The US dollar strengthened to a near 14-year high against its peers on Thursday on strong data from the world’s biggest economy.
The greenback reached $1.0523 against the euro before retreating to $1.0551. The Japanese yen fell to an eight-month low, while China’s yuan dropped to an eight and a half year low.
“There doesn’t seem to be anything stopping US yields going higher in the near-term so I think people are going to stay on the dollar trend,” State Street Global Markets’ head of global macro strategy, Michael Metcalfe told Reuters.
“The only risk to this are that the dislocations in markets outside of the US, particularly in emerging markets, get to a point where they start to feed back into concerns (for the Federal Reserve as it looks to raise interest rates),” he added.
On Wednesday, French investment bank Societe Generale predicted euro-dollar parity by March 2017 over the bigger-than-predicted rate hike by the US Federal Reserve following Donald Trump’s presidential election victory. Soc Gen now predicts a 1.75-2.0 percent raise in rates rather than previously expected 1.25-1.50 percent. A higher US key rate means a stronger dollar.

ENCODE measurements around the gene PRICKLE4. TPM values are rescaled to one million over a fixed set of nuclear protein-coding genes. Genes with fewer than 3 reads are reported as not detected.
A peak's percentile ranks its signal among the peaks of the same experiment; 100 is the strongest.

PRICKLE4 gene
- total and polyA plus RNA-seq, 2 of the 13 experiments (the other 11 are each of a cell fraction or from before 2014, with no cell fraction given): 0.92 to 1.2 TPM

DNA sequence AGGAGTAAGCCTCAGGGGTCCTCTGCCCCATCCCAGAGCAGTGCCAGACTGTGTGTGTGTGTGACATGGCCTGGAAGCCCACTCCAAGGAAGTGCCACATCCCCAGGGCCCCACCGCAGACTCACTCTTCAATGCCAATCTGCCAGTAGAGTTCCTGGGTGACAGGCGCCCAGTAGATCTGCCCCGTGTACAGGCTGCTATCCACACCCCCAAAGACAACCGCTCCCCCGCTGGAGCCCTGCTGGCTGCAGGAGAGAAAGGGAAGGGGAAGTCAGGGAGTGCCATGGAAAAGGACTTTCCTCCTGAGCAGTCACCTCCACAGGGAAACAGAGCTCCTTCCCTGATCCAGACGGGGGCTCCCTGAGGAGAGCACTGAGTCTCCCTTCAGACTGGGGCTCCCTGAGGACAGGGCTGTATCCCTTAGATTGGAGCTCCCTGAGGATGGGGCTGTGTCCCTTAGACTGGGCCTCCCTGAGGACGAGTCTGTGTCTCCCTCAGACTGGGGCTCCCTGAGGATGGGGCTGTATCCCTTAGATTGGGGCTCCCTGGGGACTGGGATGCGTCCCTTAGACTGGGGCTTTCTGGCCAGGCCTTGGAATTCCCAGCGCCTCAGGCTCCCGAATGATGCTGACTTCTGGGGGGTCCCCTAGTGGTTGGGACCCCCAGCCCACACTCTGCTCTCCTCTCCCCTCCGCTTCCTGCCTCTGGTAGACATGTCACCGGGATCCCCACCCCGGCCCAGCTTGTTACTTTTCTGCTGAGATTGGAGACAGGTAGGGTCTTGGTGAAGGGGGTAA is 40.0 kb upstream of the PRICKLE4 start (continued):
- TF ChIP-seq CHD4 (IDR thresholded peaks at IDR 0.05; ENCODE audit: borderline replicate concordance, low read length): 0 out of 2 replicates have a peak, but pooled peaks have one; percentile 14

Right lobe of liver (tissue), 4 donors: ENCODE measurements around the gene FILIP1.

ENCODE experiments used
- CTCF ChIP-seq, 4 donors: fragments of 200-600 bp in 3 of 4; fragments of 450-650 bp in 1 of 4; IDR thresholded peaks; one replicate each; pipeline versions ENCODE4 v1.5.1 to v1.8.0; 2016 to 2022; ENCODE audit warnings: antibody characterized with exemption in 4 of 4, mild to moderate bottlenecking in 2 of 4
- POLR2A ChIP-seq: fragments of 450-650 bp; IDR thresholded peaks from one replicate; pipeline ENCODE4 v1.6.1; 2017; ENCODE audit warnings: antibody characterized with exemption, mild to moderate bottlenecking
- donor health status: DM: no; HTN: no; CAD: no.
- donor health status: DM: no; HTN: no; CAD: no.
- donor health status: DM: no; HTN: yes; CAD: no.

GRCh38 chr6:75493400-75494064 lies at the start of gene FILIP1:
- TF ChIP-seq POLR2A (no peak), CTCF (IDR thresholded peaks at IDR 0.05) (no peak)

However, not everyone is so bullish about the dollar. As Bloomberg reports, Amundi SA, which oversees about $1.2 trillion, said the greenback is unlikely to see sustainable growth in future over higher commodity prices and instability in the yuan.
A similar opinion was expressed by $119 billion asset manager from Australia, AMP Capital Investors.
“I don’t think the broad-based nature of the dollar rally is sustainable. From here the dollar rally is likely to become more selective,” said Nader Naeimi from AMP.
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